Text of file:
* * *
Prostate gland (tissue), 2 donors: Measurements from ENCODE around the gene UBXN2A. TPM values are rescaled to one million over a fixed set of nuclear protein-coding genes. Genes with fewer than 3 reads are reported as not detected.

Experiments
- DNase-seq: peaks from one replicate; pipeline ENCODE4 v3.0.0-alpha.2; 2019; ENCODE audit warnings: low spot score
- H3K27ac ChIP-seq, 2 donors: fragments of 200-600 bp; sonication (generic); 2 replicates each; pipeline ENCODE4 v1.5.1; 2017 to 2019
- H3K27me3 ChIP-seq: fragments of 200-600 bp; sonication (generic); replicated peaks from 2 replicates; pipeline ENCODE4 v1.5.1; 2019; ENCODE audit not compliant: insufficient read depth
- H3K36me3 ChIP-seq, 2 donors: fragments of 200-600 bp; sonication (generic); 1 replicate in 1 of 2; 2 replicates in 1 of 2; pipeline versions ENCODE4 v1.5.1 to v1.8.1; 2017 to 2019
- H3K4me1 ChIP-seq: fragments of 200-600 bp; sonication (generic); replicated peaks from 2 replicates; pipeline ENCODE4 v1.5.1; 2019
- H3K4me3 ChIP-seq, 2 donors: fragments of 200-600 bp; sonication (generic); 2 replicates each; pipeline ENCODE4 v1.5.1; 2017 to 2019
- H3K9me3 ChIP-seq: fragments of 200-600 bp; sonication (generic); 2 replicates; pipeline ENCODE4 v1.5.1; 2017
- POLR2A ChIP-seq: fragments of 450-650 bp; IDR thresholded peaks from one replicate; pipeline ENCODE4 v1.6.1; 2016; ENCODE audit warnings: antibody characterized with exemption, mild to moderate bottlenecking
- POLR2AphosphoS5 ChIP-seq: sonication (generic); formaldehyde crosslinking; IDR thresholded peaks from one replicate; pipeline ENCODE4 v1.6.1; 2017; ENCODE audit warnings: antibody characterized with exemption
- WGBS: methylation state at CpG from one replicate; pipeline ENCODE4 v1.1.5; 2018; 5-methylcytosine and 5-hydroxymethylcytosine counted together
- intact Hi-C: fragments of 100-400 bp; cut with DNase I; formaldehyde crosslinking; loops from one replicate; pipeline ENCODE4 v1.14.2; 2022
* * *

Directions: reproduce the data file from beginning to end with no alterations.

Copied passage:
Prostate gland (tissue), 2 donors: Measurements from ENCODE around the gene UBXN2A. TPM values are rescaled to one million over a fixed set of nuclear protein-coding genes. Genes with fewer than 3 reads are reported as not detected.

Experiments
- DNase-seq: peaks from one replicate; pipeline ENCODE4 v3.0.0-alpha.2; 2019; ENCODE audit warnings: low spot score
- H3K27ac ChIP-seq, 2 donors: fragments of 200-600 bp; sonication (generic); 2 replicates each; pipeline ENCODE4 v1.5.1; 2017 to 2019
- H3K27me3 ChIP-seq: fragments of 200-600 bp; sonication (generic); replicated peaks from 2 replicates; pipeline ENCODE4 v1.5.1; 2019; ENCODE audit not compliant: insufficient read depth
- H3K36me3 ChIP-seq, 2 donors: fragments of 200-600 bp; sonication (generic); 1 replicate in 1 of 2; 2 replicates in 1 of 2; pipeline versions ENCODE4 v1.5.1 to v1.8.1; 2017 to 2019
- H3K4me1 ChIP-seq: fragments of 200-600 bp; sonication (generic); replicated peaks from 2 replicates; pipeline ENCODE4 v1.5.1; 2019
- H3K4me3 ChIP-seq, 2 donors: fragments of 200-600 bp; sonication (generic); 2 replicates each; pipeline ENCODE4 v1.5.1; 2017 to 2019
- H3K9me3 ChIP-seq: fragments of 200-600 bp; sonication (generic); 2 replicates; pipeline ENCODE4 v1.5.1; 2017
- POLR2A ChIP-seq: fragments of 450-650 bp; IDR thresholded peaks from one replicate; pipeline ENCODE4 v1.6.1; 2016; ENCODE audit warnings: antibody characterized with exemption, mild to moderate bottlenecking
- POLR2AphosphoS5 ChIP-seq: sonication (generic); formaldehyde crosslinking; IDR thresholded peaks from one replicate; pipeline ENCODE4 v1.6.1; 2017; ENCODE audit warnings: antibody characterized with exemption
- WGBS: methylation state at CpG from one replicate; pipeline ENCODE4 v1.1.5; 2018; 5-methylcytosine and 5-hydroxymethylcytosine counted together
- intact Hi-C: fragments of 100-400 bp; cut with DNase I; formaldehyde crosslinking; loops from one replicate; pipeline ENCODE4 v1.14.2; 2022